In our own Backyard

Story last updated at 2:58 PM on Wednesday, July 18, 2012

A Taste of the Outdoors for everyone's appetite

In our own backyard

By Michael Armstrong
Staff Writer


 

Photographer: McKibben Jackinsky, Homer News

The Eveline State Recreation Area offers about 5 kilometers of trails for skiing and hiking.

On a sunny day, Eveline State Recreation Area offers jaw-dropping scenery. You can see the snow-covered mountains and ice-filled valleys separating Kachemak Bay from the Gulf of Alaska. The tantalizing views lift work-weary eyes and stir imaginations about what lies just beyond that ridge or on the other side of that mountain peak.

Rainy day clouds pull a curtain on those spectacular vistas and focus visitors' attention on what the recreation area has to offer. Misty rain creates diamond-like drops of water on meadows purple with lupine and wild geranium. Scattered throughout are yellow Unalaska paintbrush and dark brown chocolate lilies. Closer to the ground delicate forget-me-nots and tiny white valerian blossoms stay dry and protected.

Still-developing watermelon berries and tall-stemmed larkspur serve as a reminder more blooms will come before summer is over and already-turning-red fireweed and geranium leaves promise a spectacular change of scene once daylight hours dwindle.

The land comprising Eveline State Recreation Area was given to the state of Alaska by Anchorage resident Edmund Schuster in 1999 in memory of his wife, Eveline. In 2001, the state designated the Kachemak Nordic Ski Club as managers of the area.

"(Schuster) felt the state had been really good to him and he had this property and so, in Eveline's memory, he donated 80 acres to the state of Alaska for a recreation site," said trails advocate Dave Brann, who is a friend of Schuster, as well as a member of KNSC.

The recreation area is about 14 miles out East End Road and is reached by turning left on Alpine Meadows Drive.

A register at the entrance to the area captures comments from visitors.

"It was beautiful," wrote Jean and Hank of Sebastian, Fla., who celebrated their 39th wedding anniversary with a hike in the rain.

"Lovely views and flowers," wrote Debbie of Simi Valley, Calif., who came to the site to hike and do a bit of bird-watching.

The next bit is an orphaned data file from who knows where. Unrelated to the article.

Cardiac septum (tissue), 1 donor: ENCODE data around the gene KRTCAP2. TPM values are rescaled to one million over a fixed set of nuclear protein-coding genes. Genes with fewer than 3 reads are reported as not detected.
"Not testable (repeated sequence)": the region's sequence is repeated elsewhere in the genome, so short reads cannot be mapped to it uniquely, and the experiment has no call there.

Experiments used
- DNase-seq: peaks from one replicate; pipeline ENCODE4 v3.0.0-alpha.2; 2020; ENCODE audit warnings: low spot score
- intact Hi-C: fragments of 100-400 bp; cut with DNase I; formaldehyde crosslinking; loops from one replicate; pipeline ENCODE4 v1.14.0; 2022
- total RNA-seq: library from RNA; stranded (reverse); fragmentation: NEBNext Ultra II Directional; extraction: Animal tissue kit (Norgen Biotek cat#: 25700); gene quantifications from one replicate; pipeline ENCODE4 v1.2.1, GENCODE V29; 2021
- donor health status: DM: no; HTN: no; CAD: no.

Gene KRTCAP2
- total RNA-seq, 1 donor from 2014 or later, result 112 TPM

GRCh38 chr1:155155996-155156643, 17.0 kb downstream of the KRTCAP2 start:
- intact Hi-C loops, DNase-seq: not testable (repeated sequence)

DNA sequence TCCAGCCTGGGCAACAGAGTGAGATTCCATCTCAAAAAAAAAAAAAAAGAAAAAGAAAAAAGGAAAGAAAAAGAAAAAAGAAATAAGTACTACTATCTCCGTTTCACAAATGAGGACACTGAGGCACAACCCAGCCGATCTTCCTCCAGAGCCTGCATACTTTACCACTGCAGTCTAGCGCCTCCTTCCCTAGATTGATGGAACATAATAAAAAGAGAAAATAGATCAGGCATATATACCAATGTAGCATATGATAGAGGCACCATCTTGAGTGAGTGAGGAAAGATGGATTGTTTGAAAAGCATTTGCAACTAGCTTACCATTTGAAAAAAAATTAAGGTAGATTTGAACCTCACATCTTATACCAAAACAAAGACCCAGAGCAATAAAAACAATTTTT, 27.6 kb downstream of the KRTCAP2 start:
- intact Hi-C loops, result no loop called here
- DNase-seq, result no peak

Other signatures note addresses in Canada, Scotland, Australia and from across the United States. Reasons for visiting are as numerous as the addresses.

The 5K trail system winds across meadows, through alders, among spruce and birch trees. Gravel has been added to a short loop that connects to a viewing platform and picnic area, making them wheelchair accessible. More improvements are planned to increase the accessibility.

"It's a pretty easy hike for all levels. Somebody with crutches or being pushed in a fat-tire wheelchair can make it around," said Brann.

An outhouse has been constructed near the trailhead.

The recreation site is less than two miles from McNeil Canyon Elementary School, making it a valuable outdoor classroom for teachers Melon Purcell and Debbie Piper.

"There are lots of different habitats to see and, for kids, there is a lot to wonder about. On one field trip, we gave the kids 'I wonder' books so they could write down things they saw, but didn't totally understand," said Purcell.

For instance, why did rabbits eat limbs halfway up a small spruce tree, but didn't touch the bottom limbs? Answer: The lower limbs were buried in snow.

"It is a place in our own backyard where families can hike in the summer and ski in the winter," said Piper. "It's a very, very nice local resource for us."

In Brann's 2011 annual report to the Alaska Division of State Parks, he noted 255 recorded volunteer hours upgrading and maintaining the trails for summertime hikers and wintertime skiers. The Kachemak Nordic Ski Club also spent $6,000 on trail upgrades. The Field family — Conrad, Carmen and daughter Eryn — created "Flowers of Eveline State Recreation Area," a weather-protected guide for identifying the many plants that make the area their home. A project needing completion is an easy-to-read trials map.

"That would be a great project for anybody that has an interest and talent that way," said Brann, encouraging use of the register. "Even if you hike three, four times a week, sign the register. It shows people are using it, that there's a need."

McKibben Jackinsky can be reached at mckibben.jackinsky@homernews.com.

Eveline State Recreation Area

Location:

Approximately 14 miles out East End Road, turn left on Alpine Meadows Drive, proceed a half mile to parking area and recreation area sign.

History:

1999: 80 acres given to the state by Edmund Schuster in memory of his wife, Eveline.

2001: Memorandum of agreement making Kachemak Nordic Ski Club managers of the area.

2011: 1,606 visitors from eight countries and 29 states; volunteers spent 255 hours maintaining and upgrading the area.

Size:

80 acres

Trails:

Approximately 5 kilometers for skiing and hiking; some are wheelchair accessible.

Amenities:

Picnic tables, outhouse.

Wildlife:

Moose, black bear, porcupine, coyote, fox, red squirrel, mice, shrews, voles

Birds:

Sandhill cranes, ravens, crows, eagles, grey jays, stellar jays, white-winged crossbills, snipes, siskins, chickadees.

Plants:

Photographic guide and listing of plants provided near the register at the area entrance.

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